Wednesday, August 12, 2015

"Science Needs Fetal Tissue": Defends Planned Parenthood

Scientists say fetal tissue remains essential for vaccines and developing treatments

BY COLLIN BINKLEY, ASSOCIATED PRESS AND CARLA K. JOHNSON, ASSOCIATED PRESS August 11, 2015 at 11:35 AM EDT
http://www.pbs.org/newshour/rundown/medical-researchers-say-fetal-tissue-remains-essential/

Excerpt:
The furor on Capitol Hill over Planned Parenthood has stoked a debateabout the use of tissue from aborted fetuses in medical research, but U.S. scientists have been using such cells for decades to develop vaccines and seek treatments for a host of ailments, from vision loss and neurological disorders to cancer and AIDS.
Anti-abortion activists set off the uproar by releasing undercover videos of Planned Parenthood officials that raised questions of whether the organization was profiting from the sale of fetal tissue. Planned Parenthood has denied making any profit and said it charges fees solely to cover its costs.
University laboratories that buy such cells strongly defend their research, saying tissue that would otherwise be thrown out has played a vital role in lifesaving medical advances and holds great potential for further breakthroughs.
Fetal cells are considered ideal because they divide rapidly, adapt to new environments easily and are less susceptible to rejection than adult cells when transplanted.
“If researchers are unable to work with fetal tissue, there is a huge list of diseases for which researchers would move much more slowly, rather than quickly, to find their cause and how they can be cured,” Stanford University spokeswoman Lisa Lapin said in an email.
From 2011 through 2014 alone, 97 research institutions — mostly universities and hospitals — received a total of $280 million in federal grants for fetal tissue research from the National Institutes of Health. A few institutions have consistently gotten large shares of that money, including Yale, the University of California and Massachusetts General Hospital, which is affiliated with Harvard.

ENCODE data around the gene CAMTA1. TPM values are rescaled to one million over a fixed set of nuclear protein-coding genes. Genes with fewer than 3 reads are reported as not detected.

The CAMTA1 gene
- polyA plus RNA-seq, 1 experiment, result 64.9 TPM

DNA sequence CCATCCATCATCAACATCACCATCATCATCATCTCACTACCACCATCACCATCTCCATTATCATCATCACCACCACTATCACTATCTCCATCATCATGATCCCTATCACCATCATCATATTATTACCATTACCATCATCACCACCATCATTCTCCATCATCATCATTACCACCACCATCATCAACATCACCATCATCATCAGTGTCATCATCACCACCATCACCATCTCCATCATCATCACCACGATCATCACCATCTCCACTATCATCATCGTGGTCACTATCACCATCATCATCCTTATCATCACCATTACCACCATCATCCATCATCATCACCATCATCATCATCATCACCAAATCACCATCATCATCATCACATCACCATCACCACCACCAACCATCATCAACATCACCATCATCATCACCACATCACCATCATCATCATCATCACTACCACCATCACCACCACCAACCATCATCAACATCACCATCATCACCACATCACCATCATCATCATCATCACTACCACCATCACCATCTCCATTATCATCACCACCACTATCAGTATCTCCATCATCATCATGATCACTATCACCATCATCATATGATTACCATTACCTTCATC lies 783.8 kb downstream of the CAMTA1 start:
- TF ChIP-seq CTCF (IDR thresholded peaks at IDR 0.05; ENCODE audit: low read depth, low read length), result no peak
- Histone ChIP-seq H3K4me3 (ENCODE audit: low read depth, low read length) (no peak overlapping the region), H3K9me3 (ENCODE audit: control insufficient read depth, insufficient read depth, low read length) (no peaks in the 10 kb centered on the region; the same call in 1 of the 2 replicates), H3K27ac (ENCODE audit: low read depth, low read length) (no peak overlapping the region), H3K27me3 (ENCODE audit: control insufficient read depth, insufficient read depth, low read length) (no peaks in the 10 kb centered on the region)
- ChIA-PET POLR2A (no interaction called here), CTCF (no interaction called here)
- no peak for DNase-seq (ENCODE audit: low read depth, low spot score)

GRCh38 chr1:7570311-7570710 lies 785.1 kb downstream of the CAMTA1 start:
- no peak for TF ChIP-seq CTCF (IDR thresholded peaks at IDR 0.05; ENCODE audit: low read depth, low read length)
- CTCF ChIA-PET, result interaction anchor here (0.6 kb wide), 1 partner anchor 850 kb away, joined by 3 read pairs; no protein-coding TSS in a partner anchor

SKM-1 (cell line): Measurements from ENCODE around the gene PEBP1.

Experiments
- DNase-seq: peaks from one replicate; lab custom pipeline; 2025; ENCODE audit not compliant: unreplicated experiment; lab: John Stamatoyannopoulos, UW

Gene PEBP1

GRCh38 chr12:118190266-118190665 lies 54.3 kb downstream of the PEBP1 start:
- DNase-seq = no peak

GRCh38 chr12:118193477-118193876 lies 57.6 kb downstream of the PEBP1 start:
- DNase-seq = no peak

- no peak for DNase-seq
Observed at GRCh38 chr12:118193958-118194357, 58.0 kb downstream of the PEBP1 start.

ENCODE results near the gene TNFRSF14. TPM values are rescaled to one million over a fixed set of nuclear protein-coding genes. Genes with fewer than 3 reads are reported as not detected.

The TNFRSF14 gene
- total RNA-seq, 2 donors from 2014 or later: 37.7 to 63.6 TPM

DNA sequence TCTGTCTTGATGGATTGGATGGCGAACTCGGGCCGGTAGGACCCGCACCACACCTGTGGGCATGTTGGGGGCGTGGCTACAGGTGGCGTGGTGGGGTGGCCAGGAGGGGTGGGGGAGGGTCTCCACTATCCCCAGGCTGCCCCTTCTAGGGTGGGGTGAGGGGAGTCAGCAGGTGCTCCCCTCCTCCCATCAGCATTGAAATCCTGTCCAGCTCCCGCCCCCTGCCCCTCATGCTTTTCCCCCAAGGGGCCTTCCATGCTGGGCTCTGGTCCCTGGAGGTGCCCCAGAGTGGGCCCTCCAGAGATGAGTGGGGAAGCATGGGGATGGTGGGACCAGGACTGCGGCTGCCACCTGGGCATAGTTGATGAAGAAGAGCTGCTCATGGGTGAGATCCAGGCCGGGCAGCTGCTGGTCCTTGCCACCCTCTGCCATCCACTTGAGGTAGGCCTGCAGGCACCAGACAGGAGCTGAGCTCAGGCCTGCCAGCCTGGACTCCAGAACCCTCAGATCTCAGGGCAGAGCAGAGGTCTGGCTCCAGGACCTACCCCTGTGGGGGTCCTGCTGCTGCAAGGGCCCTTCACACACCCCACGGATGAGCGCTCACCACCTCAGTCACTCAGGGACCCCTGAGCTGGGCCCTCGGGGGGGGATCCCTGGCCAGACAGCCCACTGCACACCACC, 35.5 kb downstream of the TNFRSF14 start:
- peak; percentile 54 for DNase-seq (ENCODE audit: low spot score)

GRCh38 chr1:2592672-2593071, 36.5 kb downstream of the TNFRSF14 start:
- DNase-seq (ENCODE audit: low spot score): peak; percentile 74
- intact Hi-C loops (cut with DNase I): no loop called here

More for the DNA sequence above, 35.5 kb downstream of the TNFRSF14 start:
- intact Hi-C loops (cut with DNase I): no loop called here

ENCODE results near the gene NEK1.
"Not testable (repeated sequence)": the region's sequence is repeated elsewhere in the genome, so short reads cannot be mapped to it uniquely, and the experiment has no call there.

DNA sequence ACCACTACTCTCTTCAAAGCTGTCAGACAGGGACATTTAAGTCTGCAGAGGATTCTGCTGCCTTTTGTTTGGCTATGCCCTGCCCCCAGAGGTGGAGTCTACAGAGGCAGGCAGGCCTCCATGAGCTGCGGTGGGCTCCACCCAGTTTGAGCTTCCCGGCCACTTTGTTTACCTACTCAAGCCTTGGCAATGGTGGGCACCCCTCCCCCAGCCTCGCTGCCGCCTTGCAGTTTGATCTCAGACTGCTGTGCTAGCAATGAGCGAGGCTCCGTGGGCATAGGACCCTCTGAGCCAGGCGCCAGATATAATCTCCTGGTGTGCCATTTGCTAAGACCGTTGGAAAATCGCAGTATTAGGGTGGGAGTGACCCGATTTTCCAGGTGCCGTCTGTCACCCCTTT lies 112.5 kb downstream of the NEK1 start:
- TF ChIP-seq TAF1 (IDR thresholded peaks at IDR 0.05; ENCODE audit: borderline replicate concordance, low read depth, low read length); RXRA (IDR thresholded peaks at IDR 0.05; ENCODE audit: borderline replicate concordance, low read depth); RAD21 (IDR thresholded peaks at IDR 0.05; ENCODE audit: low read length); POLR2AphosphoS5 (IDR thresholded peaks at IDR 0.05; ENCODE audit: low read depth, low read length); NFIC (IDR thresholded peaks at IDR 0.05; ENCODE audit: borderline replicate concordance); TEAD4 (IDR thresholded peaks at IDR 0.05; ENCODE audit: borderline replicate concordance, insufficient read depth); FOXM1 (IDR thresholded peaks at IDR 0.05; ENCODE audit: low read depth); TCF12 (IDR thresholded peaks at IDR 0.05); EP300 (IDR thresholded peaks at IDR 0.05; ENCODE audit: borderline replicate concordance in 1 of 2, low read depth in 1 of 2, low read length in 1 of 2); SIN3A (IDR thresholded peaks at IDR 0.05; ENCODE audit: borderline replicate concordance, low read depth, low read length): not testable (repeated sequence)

The U.S. government prohibits the sale of fetal tissue for profit and requires separation between researchers and the women who donate fetuses. Some schools go further, requiring written consent from donors.
Many major universities declined to make scientists available for interviews about their fetal tissue work, saying they fear for the researchers’ safety because the issue is so highly charged. The Planned Parenthood uproar led to a failed attempt by Republicans to strip the organization of federal funding.
U.S. scientists have been using such cells for decades to develop vaccines and seek treatments for a host of ailments, from vision loss and neurological disorders to cancer and AIDS.Researchers use fetal tissue to understand cell biology and human development. Others use it to look for treatments for AIDS. Research on spinal cord injuries and eyesight-robbing macular degeneration involves transplanting fetal cells into patients. European researchers recently began putting fetal tissue into patients’ brains to try to treat Parkinson’s, a strategy that previously had mixed results.
Some scientists are looking for alternatives to fetal tissue, such as using adult cells that have been “reprogrammed” to their earlier forms. But those techniques are still being refined, and some fields are likely to remain reliant on fetal tissue, such as the study of fetal development.
Vaccines have been one of the chief public benefits of fetal tissue research. Vaccines for hepatitis A, German measles, chickenpox and rabies, for example, were developed using cell lines grown from tissue from two elective abortions, one in England and one in Sweden, that were performed in the 1960s.

No comments: